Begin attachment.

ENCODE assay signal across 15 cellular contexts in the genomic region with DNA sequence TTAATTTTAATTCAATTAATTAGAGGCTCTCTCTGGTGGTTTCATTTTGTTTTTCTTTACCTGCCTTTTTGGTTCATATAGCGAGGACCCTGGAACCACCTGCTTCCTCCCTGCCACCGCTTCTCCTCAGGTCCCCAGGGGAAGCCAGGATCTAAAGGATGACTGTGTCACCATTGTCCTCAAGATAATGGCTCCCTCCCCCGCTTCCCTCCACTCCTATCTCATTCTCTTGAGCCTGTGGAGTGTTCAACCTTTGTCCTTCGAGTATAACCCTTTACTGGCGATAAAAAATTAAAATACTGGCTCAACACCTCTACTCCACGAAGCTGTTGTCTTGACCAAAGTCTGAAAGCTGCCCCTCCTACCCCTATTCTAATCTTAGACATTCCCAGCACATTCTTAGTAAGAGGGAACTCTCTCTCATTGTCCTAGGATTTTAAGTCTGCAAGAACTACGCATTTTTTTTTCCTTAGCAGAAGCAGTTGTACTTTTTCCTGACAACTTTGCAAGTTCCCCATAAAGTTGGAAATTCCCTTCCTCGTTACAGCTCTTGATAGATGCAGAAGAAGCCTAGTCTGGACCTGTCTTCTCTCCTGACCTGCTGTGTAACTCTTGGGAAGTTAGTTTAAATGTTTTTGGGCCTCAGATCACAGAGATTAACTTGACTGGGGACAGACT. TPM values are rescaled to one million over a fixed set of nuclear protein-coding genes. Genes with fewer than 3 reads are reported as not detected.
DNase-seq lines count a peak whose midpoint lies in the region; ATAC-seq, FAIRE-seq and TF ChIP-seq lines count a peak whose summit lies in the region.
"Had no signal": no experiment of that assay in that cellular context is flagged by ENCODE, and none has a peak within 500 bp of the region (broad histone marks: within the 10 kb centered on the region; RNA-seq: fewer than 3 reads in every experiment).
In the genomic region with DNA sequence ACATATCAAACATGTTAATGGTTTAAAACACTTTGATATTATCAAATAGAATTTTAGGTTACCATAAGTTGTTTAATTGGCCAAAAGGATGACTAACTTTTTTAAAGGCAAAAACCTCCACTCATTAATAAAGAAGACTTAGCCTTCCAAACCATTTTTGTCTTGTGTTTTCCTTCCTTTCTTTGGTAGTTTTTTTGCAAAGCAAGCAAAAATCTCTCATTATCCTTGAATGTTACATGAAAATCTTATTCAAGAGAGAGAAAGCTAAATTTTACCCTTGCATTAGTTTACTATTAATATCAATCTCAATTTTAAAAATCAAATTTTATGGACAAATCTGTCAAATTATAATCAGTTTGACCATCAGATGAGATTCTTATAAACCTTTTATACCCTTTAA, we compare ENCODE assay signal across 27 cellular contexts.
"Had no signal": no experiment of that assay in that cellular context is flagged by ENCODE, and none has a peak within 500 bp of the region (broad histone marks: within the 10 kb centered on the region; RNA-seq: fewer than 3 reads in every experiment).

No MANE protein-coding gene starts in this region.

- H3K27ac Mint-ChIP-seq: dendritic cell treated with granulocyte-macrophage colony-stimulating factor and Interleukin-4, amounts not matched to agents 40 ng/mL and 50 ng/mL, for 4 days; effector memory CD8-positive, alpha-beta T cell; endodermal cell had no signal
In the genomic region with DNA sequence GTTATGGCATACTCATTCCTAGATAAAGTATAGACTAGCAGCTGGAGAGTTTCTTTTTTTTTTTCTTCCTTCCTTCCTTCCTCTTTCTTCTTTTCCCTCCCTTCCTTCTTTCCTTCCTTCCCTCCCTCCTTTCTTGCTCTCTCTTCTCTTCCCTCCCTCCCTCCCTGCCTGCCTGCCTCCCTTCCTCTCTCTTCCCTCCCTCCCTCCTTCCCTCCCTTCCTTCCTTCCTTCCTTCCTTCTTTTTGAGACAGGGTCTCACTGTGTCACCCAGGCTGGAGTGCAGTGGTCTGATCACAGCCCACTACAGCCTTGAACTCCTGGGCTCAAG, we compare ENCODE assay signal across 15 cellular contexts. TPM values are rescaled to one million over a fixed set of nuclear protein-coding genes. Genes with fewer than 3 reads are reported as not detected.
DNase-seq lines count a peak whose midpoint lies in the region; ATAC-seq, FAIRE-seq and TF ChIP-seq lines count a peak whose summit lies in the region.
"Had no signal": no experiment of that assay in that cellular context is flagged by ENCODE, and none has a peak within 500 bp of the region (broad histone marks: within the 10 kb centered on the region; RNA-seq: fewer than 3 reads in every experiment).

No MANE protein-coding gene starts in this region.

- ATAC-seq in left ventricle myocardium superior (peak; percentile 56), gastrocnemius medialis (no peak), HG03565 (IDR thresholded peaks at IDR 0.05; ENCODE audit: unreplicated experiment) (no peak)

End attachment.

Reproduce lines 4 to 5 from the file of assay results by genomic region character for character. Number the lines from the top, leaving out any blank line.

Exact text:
In the genomic region with DNA sequence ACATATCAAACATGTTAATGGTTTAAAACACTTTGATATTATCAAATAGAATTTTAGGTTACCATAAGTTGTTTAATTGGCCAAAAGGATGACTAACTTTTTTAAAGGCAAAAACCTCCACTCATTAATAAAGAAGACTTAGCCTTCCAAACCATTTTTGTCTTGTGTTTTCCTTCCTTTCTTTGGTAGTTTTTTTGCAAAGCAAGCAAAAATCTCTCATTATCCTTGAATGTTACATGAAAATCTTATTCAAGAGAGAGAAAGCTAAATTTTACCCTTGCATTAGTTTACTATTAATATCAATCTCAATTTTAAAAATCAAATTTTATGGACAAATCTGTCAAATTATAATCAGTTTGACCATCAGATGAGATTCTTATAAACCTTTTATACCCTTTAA, we compare ENCODE assay signal across 27 cellular contexts.
"Had no signal": no experiment of that assay in that cellular context is flagged by ENCODE, and none has a peak within 500 bp of the region (broad histone marks: within the 10 kb centered on the region; RNA-seq: fewer than 3 reads in every experiment).